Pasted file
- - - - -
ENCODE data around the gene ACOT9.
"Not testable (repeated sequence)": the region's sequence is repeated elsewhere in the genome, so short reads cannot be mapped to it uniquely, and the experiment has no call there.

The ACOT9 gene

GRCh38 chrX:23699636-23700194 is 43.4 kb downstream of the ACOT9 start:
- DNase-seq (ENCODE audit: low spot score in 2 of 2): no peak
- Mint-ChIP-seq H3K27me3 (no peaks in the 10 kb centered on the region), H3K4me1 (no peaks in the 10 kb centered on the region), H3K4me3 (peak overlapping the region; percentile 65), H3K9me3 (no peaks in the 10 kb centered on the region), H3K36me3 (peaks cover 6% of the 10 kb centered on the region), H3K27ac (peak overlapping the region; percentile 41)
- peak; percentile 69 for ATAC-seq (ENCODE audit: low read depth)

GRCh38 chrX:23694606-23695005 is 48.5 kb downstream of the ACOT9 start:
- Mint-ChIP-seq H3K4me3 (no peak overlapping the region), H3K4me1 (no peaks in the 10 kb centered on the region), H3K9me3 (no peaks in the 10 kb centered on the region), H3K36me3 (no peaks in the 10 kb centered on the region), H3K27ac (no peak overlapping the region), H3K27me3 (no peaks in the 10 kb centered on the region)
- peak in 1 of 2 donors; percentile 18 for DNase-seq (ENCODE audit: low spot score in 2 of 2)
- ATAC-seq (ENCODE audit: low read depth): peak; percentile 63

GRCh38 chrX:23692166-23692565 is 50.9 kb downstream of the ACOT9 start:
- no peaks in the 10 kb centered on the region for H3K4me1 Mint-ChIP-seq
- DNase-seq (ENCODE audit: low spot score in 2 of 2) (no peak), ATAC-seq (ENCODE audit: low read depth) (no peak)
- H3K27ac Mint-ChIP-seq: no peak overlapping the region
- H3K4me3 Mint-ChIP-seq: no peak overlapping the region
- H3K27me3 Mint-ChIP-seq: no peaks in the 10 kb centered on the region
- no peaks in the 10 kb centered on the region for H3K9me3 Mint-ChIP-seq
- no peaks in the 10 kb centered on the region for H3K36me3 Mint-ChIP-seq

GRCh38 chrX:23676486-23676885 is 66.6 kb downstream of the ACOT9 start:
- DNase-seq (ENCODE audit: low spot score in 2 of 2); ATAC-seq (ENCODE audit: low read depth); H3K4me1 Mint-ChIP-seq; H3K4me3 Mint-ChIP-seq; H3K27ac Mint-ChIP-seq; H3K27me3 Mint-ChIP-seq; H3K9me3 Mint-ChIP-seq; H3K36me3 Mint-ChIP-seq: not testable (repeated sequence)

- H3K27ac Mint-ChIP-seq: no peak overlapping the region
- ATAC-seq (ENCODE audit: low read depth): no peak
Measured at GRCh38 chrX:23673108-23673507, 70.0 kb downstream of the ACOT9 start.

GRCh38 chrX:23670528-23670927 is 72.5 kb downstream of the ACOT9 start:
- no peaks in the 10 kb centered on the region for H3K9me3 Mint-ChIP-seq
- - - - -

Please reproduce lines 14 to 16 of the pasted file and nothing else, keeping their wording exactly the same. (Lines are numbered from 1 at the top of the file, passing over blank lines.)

- DNase-seq (ENCODE audit: low spot score in 2 of 2) (no peak), ATAC-seq (ENCODE audit: low read depth) (no peak)
- H3K27ac Mint-ChIP-seq: no peak overlapping the region
- H3K4me3 Mint-ChIP-seq: no peak overlapping the region